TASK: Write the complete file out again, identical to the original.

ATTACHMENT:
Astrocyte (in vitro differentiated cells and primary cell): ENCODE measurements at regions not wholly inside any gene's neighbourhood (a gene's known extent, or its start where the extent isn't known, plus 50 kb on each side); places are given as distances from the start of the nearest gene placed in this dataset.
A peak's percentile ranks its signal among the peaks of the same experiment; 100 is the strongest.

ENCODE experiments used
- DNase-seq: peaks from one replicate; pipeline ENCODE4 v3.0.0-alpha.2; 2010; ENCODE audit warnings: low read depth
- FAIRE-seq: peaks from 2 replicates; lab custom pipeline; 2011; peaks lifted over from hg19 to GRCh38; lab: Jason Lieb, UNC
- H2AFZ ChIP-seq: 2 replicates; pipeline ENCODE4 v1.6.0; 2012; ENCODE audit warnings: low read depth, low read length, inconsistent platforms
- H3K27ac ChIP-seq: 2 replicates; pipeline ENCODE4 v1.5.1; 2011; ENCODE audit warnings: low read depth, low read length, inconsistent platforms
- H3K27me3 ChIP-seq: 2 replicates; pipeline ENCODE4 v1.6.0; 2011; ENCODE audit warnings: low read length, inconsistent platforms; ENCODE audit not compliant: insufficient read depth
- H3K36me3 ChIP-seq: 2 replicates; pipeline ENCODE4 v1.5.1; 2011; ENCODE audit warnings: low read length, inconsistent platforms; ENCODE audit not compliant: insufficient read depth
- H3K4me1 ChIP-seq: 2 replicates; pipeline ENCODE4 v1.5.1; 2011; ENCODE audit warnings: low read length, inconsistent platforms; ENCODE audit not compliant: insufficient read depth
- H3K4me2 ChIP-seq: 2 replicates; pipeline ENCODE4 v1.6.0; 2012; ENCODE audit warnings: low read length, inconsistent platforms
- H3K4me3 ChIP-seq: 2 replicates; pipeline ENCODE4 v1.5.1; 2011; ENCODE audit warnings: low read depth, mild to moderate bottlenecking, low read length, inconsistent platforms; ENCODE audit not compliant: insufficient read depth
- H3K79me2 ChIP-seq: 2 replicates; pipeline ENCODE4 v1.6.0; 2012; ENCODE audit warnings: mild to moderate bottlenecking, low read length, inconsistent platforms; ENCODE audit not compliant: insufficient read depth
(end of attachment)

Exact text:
Astrocyte (in vitro differentiated cells and primary cell): ENCODE measurements at regions not wholly inside any gene's neighbourhood (a gene's known extent, or its start where the extent isn't known, plus 50 kb on each side); places are given as distances from the start of the nearest gene placed in this dataset.
A peak's percentile ranks its signal among the peaks of the same experiment; 100 is the strongest.

ENCODE experiments used
- DNase-seq: peaks from one replicate; pipeline ENCODE4 v3.0.0-alpha.2; 2010; ENCODE audit warnings: low read depth
- FAIRE-seq: peaks from 2 replicates; lab custom pipeline; 2011; peaks lifted over from hg19 to GRCh38; lab: Jason Lieb, UNC
- H2AFZ ChIP-seq: 2 replicates; pipeline ENCODE4 v1.6.0; 2012; ENCODE audit warnings: low read depth, low read length, inconsistent platforms
- H3K27ac ChIP-seq: 2 replicates; pipeline ENCODE4 v1.5.1; 2011; ENCODE audit warnings: low read depth, low read length, inconsistent platforms
- H3K27me3 ChIP-seq: 2 replicates; pipeline ENCODE4 v1.6.0; 2011; ENCODE audit warnings: low read length, inconsistent platforms; ENCODE audit not compliant: insufficient read depth
- H3K36me3 ChIP-seq: 2 replicates; pipeline ENCODE4 v1.5.1; 2011; ENCODE audit warnings: low read length, inconsistent platforms; ENCODE audit not compliant: insufficient read depth
- H3K4me1 ChIP-seq: 2 replicates; pipeline ENCODE4 v1.5.1; 2011; ENCODE audit warnings: low read length, inconsistent platforms; ENCODE audit not compliant: insufficient read depth
- H3K4me2 ChIP-seq: 2 replicates; pipeline ENCODE4 v1.6.0; 2012; ENCODE audit warnings: low read length, inconsistent platforms
- H3K4me3 ChIP-seq: 2 replicates; pipeline ENCODE4 v1.5.1; 2011; ENCODE audit warnings: low read depth, mild to moderate bottlenecking, low read length, inconsistent platforms; ENCODE audit not compliant: insufficient read depth
- H3K79me2 ChIP-seq: 2 replicates; pipeline ENCODE4 v1.6.0; 2012; ENCODE audit warnings: mild to moderate bottlenecking, low read length, inconsistent platforms; ENCODE audit not compliant: insufficient read depth